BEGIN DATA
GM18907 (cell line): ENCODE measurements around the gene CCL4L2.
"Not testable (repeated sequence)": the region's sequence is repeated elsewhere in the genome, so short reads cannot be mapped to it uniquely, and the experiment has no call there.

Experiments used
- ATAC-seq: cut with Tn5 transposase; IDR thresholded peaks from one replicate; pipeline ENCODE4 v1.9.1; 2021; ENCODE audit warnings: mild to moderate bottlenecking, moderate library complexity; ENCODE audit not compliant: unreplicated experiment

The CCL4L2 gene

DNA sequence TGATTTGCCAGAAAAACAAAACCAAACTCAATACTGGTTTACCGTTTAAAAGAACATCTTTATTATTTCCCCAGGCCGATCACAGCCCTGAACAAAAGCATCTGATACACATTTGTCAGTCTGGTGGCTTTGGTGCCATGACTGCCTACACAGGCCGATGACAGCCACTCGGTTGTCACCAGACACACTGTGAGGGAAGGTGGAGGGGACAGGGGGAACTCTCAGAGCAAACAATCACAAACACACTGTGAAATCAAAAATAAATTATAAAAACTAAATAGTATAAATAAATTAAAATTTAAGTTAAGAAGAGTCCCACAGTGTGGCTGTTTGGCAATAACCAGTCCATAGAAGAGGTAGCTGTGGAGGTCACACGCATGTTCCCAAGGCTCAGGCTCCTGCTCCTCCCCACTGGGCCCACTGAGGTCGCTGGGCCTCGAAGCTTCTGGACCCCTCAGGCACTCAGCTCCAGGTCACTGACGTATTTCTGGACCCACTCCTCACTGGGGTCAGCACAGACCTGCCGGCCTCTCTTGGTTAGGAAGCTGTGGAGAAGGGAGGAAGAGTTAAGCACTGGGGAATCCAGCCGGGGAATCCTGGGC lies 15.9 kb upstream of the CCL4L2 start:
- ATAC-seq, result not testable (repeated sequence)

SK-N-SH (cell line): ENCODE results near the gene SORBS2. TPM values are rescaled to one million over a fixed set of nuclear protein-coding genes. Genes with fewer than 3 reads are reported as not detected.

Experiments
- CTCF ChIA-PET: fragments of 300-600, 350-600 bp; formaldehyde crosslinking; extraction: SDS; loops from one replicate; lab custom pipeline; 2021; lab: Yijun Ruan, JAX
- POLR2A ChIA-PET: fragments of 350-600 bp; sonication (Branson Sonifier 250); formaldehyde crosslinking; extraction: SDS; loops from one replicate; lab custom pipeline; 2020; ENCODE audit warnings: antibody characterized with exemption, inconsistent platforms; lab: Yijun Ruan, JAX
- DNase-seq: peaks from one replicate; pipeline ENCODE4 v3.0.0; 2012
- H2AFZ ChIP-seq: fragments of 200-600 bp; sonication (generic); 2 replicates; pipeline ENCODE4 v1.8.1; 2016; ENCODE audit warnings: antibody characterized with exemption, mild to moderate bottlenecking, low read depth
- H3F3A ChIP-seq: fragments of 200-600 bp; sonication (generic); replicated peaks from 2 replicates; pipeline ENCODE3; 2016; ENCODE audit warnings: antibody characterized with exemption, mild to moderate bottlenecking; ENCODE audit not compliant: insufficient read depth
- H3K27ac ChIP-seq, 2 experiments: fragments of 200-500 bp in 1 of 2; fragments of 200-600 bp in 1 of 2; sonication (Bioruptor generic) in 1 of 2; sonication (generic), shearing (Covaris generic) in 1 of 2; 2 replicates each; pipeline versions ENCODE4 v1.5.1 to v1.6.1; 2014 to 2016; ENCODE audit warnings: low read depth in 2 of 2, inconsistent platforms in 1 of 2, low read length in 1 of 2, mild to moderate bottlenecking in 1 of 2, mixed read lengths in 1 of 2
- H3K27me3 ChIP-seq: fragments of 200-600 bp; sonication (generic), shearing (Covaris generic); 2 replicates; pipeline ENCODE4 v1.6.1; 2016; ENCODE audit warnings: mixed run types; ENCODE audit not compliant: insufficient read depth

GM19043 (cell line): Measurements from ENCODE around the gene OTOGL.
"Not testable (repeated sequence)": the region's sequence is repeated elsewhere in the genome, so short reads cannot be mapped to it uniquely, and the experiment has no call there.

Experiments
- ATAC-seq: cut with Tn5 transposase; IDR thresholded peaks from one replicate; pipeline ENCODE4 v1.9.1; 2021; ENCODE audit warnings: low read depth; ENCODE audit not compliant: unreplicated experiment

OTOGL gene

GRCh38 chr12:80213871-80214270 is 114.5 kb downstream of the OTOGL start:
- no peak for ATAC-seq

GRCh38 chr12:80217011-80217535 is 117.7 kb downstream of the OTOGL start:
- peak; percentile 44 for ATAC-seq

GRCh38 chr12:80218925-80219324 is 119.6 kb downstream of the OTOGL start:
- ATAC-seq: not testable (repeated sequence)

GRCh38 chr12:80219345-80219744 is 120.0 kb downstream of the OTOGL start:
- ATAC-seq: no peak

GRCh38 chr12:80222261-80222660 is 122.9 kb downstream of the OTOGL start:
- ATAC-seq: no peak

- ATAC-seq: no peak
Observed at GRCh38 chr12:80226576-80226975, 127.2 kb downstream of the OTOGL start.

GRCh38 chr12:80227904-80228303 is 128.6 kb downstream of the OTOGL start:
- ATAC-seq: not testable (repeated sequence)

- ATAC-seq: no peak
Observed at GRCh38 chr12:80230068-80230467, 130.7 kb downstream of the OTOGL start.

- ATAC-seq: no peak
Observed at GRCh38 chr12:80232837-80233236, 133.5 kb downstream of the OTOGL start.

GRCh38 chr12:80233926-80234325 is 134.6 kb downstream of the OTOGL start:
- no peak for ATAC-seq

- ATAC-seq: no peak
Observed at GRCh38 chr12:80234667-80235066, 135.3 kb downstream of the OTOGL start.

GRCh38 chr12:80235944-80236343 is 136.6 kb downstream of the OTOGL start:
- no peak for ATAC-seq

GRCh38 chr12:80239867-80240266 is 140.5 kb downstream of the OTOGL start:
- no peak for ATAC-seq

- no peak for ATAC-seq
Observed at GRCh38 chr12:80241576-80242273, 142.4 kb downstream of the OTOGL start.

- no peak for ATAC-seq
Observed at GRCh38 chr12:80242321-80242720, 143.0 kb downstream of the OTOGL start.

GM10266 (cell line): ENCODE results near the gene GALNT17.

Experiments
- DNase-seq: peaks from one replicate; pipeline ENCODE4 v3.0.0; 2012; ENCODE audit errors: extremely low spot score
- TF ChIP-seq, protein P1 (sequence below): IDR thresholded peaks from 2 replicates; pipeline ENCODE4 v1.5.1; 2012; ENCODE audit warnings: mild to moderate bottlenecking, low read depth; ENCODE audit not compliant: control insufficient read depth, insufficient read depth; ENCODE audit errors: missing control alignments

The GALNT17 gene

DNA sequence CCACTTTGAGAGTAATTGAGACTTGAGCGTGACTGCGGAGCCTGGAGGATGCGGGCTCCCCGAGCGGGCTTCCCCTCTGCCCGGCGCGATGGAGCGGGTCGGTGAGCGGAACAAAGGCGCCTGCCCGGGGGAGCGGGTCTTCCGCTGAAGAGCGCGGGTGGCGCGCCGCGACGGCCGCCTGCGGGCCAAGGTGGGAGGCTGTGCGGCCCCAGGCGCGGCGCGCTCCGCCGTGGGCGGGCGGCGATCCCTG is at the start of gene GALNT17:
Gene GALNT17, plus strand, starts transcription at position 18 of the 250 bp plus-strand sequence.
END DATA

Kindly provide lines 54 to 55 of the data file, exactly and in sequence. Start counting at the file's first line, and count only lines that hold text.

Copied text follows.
- DNase-seq: peaks from one replicate; pipeline ENCODE4 v3.0.0; 2012; ENCODE audit errors: extremely low spot score
- TF ChIP-seq, protein P1 (sequence below): IDR thresholded peaks from 2 replicates; pipeline ENCODE4 v1.5.1; 2012; ENCODE audit warnings: mild to moderate bottlenecking, low read depth; ENCODE audit not compliant: control insufficient read depth, insufficient read depth; ENCODE audit errors: missing control alignments